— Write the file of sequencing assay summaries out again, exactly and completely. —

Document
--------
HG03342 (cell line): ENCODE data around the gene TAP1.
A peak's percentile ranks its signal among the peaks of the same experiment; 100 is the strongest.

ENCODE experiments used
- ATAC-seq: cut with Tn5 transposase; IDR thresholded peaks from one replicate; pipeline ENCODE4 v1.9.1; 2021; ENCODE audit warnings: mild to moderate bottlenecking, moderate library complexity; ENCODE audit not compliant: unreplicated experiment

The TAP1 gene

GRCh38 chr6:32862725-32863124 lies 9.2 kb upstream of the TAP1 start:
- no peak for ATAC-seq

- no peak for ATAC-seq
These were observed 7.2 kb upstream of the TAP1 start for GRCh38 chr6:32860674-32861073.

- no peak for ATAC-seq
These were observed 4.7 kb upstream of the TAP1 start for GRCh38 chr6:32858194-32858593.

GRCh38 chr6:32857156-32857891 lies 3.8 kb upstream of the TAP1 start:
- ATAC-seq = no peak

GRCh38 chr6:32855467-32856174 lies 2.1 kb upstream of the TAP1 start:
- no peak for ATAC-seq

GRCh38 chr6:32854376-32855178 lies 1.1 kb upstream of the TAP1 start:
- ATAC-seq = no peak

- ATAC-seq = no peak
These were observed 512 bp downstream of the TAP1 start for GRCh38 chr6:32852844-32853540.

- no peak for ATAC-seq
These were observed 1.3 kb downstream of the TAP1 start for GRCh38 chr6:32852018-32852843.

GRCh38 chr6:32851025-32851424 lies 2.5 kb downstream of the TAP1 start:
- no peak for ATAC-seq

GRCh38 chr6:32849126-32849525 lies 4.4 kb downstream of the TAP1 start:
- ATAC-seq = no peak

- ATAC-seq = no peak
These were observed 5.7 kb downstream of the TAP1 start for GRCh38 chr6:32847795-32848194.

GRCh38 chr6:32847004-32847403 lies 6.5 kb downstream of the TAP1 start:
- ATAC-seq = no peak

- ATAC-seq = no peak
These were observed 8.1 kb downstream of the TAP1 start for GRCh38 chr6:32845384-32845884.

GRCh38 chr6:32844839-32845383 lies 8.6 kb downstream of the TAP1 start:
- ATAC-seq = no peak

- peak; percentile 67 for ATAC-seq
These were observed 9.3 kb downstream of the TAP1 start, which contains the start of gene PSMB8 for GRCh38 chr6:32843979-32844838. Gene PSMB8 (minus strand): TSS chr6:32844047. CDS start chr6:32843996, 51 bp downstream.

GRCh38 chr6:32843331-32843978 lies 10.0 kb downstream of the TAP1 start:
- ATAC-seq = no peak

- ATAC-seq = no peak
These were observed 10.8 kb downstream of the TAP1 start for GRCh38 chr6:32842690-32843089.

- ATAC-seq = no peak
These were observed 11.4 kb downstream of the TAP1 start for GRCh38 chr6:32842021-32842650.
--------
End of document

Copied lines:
HG03342 (cell line): ENCODE data around the gene TAP1.
A peak's percentile ranks its signal among the peaks of the same experiment; 100 is the strongest.

ENCODE experiments used
- ATAC-seq: cut with Tn5 transposase; IDR thresholded peaks from one replicate; pipeline ENCODE4 v1.9.1; 2021; ENCODE audit warnings: mild to moderate bottlenecking, moderate library complexity; ENCODE audit not compliant: unreplicated experiment

The TAP1 gene

GRCh38 chr6:32862725-32863124 lies 9.2 kb upstream of the TAP1 start:
- no peak for ATAC-seq

- no peak for ATAC-seq
These were observed 7.2 kb upstream of the TAP1 start for GRCh38 chr6:32860674-32861073.

- no peak for ATAC-seq
These were observed 4.7 kb upstream of the TAP1 start for GRCh38 chr6:32858194-32858593.

GRCh38 chr6:32857156-32857891 lies 3.8 kb upstream of the TAP1 start:
- ATAC-seq = no peak

GRCh38 chr6:32855467-32856174 lies 2.1 kb upstream of the TAP1 start:
- no peak for ATAC-seq

GRCh38 chr6:32854376-32855178 lies 1.1 kb upstream of the TAP1 start:
- ATAC-seq = no peak

- ATAC-seq = no peak
These were observed 512 bp downstream of the TAP1 start for GRCh38 chr6:32852844-32853540.

- no peak for ATAC-seq
These were observed 1.3 kb downstream of the TAP1 start for GRCh38 chr6:32852018-32852843.

GRCh38 chr6:32851025-32851424 lies 2.5 kb downstream of the TAP1 start:
- no peak for ATAC-seq

GRCh38 chr6:32849126-32849525 lies 4.4 kb downstream of the TAP1 start:
- ATAC-seq = no peak

- ATAC-seq = no peak
These were observed 5.7 kb downstream of the TAP1 start for GRCh38 chr6:32847795-32848194.

GRCh38 chr6:32847004-32847403 lies 6.5 kb downstream of the TAP1 start:
- ATAC-seq = no peak

- ATAC-seq = no peak
These were observed 8.1 kb downstream of the TAP1 start for GRCh38 chr6:32845384-32845884.

GRCh38 chr6:32844839-32845383 lies 8.6 kb downstream of the TAP1 start:
- ATAC-seq = no peak

- peak; percentile 67 for ATAC-seq
These were observed 9.3 kb downstream of the TAP1 start, which contains the start of gene PSMB8 for GRCh38 chr6:32843979-32844838. Gene PSMB8 (minus strand): TSS chr6:32844047. CDS start chr6:32843996, 51 bp downstream.

GRCh38 chr6:32843331-32843978 lies 10.0 kb downstream of the TAP1 start:
- ATAC-seq = no peak

- ATAC-seq = no peak
These were observed 10.8 kb downstream of the TAP1 start for GRCh38 chr6:32842690-32843089.

- ATAC-seq = no peak
These were observed 11.4 kb downstream of the TAP1 start for GRCh38 chr6:32842021-32842650.